Thursday, May 25, 2017

A surreal fairy tale

Moon Snake

Kirsten Alene


Publisher: Eraserhead Press 

Pub. Date: June 1, 2017

Rating:4 out of 5 stars

 

Moon Snake consists of two novellas that are part literary landscape and part magical fairytale, Kirsten Alene has an unique style that transmits a strange surreal innocence. Her worlds are her own with talking mastiffs, pear blossoms, avocado houses, dream ships, and many other strange things and entities . It's hard to compare her to anyone else but I kept envisioning the mystical worlds of Tanith Lee combined with the deceptive simplicity of Banana Yoshimoto. What brings Alene to the forefront is the fairy tale abstractness and characters that strive and develop in the forever changing imagery of a world foreign to anything we may know..

The title story starts with a red bridge being built to completion to a place that is feared. The place is Moon Snake and what the entry into Moon Snake will mean to the denizens of the author's fantastical world appears to be the question. The narrator and her friends, including Pecan Black, Lion James, and the shaman make up the bulk of the characters but the real joy of reading it is in the poetic but stark style of the author. I am not sure if there is a theme here and I find that to be a distraction. But it is easy to get caught up with the author's turns of phrases and the creative imagination that went into the telling of this story.

As much as "Moon Snake" both entertained and confused me, the second story fared better in my mind. "Cathedral Bone" seems to have a more direct connection with our own emotions. Again, we have an unnamed female narrator. She works as a volunteer for a cathedral and has talking mastiffs, lots of them, as companions who follow her around. There are also two men who are connected to her but she feels a bit wary about them. The mastiffs are dwindling and become scarcer. One mastiff bites one of the men and the dog is caged and starts to shrink. Again we have a story that seems elusive in meaning yet rich in imagery. But I sense a more emotional connection here. It appears to be a story of family and loss of family, the need and fear of intimacy and also what occurs when trust is lost. So many paths, so many possible connections.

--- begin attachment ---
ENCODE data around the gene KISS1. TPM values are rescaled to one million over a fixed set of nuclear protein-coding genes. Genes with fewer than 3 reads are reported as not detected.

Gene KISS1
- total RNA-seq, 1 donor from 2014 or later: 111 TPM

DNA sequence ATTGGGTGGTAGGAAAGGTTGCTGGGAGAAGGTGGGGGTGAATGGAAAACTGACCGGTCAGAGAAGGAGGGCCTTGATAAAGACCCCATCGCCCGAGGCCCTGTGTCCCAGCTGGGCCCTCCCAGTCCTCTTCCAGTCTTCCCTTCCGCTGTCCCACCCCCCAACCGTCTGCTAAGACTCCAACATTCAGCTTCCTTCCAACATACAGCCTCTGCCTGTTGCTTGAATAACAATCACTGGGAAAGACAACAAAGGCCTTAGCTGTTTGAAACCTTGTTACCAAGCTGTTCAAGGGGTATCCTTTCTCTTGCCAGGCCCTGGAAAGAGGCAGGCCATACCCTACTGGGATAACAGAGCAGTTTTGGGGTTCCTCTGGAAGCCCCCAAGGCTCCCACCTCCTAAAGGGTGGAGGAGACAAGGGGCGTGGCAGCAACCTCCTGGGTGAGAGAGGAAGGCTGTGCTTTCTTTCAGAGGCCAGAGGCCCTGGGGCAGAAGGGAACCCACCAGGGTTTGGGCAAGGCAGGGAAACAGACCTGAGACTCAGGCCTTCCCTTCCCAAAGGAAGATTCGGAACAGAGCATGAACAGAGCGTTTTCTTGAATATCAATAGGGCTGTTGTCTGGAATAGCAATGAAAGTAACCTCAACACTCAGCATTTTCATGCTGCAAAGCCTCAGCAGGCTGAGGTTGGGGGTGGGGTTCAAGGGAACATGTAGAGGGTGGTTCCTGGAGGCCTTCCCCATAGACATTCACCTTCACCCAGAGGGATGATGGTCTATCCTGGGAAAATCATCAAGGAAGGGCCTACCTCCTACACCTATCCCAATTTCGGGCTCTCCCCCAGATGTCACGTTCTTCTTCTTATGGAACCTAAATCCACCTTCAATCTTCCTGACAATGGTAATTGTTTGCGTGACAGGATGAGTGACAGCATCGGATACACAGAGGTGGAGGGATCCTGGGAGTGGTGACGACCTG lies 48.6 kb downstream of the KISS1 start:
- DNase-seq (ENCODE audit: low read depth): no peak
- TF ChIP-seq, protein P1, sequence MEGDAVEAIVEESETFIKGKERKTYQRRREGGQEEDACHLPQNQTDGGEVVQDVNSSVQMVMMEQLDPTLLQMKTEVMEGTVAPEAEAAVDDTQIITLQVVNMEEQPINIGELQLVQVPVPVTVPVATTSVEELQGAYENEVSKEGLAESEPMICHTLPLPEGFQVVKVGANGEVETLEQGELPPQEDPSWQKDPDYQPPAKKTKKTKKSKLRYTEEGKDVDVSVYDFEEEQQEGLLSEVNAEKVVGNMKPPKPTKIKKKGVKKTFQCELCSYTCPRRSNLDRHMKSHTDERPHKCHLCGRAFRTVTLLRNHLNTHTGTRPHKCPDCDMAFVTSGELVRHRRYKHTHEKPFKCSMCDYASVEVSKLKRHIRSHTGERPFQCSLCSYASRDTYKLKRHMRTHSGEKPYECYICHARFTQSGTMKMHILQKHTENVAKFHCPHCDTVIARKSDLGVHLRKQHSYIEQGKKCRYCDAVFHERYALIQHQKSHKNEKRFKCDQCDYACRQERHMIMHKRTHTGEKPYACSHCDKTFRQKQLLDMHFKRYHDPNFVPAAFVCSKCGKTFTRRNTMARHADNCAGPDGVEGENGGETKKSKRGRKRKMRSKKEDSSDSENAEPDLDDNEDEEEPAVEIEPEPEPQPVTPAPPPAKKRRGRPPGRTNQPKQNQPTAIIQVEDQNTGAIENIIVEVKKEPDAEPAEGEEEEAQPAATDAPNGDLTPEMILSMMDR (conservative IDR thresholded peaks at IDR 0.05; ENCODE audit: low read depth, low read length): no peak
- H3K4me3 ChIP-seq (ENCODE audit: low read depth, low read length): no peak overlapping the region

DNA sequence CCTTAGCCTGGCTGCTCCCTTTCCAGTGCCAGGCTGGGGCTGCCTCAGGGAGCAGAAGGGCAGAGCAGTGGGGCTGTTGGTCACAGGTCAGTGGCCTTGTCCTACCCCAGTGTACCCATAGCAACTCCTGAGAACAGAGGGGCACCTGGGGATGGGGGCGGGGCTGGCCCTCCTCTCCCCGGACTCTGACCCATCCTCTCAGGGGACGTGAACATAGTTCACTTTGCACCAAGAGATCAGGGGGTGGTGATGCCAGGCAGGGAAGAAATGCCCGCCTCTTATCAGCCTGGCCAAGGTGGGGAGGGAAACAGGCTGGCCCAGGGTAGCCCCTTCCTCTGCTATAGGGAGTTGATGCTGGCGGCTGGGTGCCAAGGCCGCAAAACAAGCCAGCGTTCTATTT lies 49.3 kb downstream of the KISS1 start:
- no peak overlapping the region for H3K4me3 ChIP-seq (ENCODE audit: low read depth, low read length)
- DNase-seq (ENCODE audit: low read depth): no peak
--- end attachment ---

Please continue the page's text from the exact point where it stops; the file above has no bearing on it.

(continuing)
Of course I may be wrong and this is both the strength and weakness of such a surreal style. The imagery is beautiful on its own. This book can be read for that alone. But Alene's writing goes beyond that , she is getting at something past the innocence of style and she makes you work for it. It so happens to be the type of labor I can love. Others may find it to be too challenging to seek meaning. To those readers, I simply say let yourself wander like the dream ship in the book and simply let the language wash over you. If you pick something up, great, Nurture it. If you don't, you will still sense the beauty of an imaginary world if nothing else.

Wednesday, May 24, 2017

A Ghost in Beijing

Apartment 14F: An Oriental Ghost Story

C.M. Saunders

 

Publisher:  Deviant Doll Publications 

Pub Date: April 14, 2017

Rating: 4 out of 5 stars


Jerry has taken a job as an English teacher in Beijing, China. It is pretty much everything he wanted and expected except for one thing. His apartment is haunted.

Apartment 14F: An Oriental Ghost Story is, in a way, an old fashioned horror story that builds up slowly and ends with a shock. No fancy word plays and no secret message. It entertains by its sparse and direct storytelling. It is a refreshingly straight-ahead ghost story. C. M. Saunders spent time in China so he is able to portray the area quite accurately and catches a lots of the nuances of both Chinese culture and the traveler’s struggle with an unfamiliar environment. The perspective of the narrative is mainly through Jerry but the ghost story is feels quite Chinese in many ways. It has many of those little details that show up in Chinese ghost tales; strange hair in the sink, moaning ladies, apparitions in your dreams and in your bed, flickering lights and a few others. These should be familiar to anyone familiar with Asian horror films or literature, especially that of China, and the author incorporates them well. We also have the Chinese sidekick who helps Jerry understand what is going on, a blind fortune teller who “reads” palms in a very weird way, and the ubiquitous apartment employee that has seen and heard it all. The importance of the numbers “14F”, which I am assuming is accurate in the way the author describes it, was also fascinating to me. Throughout it all, there is a nice build-up of eerie events that lead into the surprising climax. It is a quick read but one that will stay with you… perhaps even in your dreams.

This is a revised version of Saunders’ story that was originally published in 2009. He includes an essay titled “Inside Apartment 14F” that explains the creation and evolution of his story as well as adding a mildly cautionary tale about editors and publishers. Also included is a work of short fiction titled “Little Dead Girl”. It is a much shorter ghost tale which is quite good but suffers from the inclusion in this book due to the similarities to the main event. But if seen as icing on the cake, it becomes a nice exclamation point to the very entertaining Apartment 14F and the essay that followed. Overall, a good read and a recommended one for those who like fiction about ghosts and China.